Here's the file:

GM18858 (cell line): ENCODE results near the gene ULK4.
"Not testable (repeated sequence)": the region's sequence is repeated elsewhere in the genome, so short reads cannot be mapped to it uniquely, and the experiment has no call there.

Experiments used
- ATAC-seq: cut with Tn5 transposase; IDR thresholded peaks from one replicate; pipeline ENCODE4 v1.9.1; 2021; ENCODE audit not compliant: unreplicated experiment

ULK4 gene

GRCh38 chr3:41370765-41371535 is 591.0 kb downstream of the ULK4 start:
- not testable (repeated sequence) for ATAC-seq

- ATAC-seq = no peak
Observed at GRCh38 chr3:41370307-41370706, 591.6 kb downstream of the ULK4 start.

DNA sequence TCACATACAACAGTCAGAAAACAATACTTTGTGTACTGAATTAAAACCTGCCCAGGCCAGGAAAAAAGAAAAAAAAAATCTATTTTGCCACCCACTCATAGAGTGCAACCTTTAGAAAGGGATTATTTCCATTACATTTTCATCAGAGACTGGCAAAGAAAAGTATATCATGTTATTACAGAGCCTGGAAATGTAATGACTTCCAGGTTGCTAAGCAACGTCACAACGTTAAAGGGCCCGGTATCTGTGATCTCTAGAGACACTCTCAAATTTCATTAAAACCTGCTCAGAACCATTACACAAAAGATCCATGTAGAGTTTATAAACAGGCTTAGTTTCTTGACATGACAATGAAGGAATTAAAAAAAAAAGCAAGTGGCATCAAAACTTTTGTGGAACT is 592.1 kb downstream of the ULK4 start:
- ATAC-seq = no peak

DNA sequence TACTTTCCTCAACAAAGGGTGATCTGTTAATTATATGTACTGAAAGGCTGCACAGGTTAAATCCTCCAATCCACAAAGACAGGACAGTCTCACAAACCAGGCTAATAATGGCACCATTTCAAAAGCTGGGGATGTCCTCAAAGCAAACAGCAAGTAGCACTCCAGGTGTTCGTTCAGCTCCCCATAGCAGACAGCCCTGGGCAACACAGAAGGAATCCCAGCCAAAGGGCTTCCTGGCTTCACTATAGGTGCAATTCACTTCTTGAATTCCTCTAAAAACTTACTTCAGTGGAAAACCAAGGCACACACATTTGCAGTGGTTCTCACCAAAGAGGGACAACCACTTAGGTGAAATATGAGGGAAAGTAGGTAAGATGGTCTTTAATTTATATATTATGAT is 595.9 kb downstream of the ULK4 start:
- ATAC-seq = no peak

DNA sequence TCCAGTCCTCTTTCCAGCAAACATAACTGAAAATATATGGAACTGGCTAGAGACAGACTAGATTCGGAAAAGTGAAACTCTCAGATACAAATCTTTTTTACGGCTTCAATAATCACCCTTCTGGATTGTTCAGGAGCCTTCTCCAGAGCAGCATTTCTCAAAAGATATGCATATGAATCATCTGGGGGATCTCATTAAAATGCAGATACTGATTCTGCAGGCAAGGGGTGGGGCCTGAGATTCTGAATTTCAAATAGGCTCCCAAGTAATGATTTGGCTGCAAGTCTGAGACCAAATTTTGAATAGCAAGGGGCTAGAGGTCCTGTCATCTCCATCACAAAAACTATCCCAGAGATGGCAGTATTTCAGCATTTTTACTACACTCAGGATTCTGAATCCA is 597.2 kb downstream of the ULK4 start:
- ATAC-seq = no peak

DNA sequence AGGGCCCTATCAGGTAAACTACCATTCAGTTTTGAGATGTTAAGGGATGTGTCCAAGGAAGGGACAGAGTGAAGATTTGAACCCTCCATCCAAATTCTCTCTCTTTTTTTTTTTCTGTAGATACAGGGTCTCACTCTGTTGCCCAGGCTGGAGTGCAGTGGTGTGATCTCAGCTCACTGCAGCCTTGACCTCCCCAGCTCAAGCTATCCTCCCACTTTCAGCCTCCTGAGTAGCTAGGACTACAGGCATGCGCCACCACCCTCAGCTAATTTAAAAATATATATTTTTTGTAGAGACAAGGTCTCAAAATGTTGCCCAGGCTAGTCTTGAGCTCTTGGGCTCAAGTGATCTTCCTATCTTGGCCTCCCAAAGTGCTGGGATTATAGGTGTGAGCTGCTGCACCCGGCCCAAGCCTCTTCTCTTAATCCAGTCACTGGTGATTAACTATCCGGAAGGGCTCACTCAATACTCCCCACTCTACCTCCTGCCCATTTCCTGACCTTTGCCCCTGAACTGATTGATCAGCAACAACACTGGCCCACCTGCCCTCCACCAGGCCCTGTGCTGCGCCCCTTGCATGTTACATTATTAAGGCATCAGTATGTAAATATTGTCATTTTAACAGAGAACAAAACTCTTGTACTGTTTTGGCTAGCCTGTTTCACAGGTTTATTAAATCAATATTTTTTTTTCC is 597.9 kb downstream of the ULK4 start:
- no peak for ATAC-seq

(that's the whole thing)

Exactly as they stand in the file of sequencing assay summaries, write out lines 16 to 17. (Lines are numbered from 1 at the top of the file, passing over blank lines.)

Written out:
DNA sequence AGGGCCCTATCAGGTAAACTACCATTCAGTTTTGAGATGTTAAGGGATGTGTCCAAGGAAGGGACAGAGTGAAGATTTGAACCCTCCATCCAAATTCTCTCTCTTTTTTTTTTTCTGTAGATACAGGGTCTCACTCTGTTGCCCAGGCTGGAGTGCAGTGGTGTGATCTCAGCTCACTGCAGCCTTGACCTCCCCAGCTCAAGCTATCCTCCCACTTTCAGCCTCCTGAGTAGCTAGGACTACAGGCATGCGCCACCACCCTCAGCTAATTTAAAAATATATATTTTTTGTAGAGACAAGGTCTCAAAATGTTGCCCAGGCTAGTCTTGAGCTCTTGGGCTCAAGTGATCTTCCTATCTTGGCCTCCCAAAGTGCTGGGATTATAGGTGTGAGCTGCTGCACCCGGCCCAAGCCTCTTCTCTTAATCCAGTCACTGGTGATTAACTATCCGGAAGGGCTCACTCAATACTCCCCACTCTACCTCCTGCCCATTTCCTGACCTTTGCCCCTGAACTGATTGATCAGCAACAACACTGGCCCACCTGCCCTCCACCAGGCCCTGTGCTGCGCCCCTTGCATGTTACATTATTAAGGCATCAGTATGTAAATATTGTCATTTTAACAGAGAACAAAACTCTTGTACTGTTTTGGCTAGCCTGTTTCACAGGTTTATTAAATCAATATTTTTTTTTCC is 597.9 kb downstream of the ULK4 start:
- no peak for ATAC-seq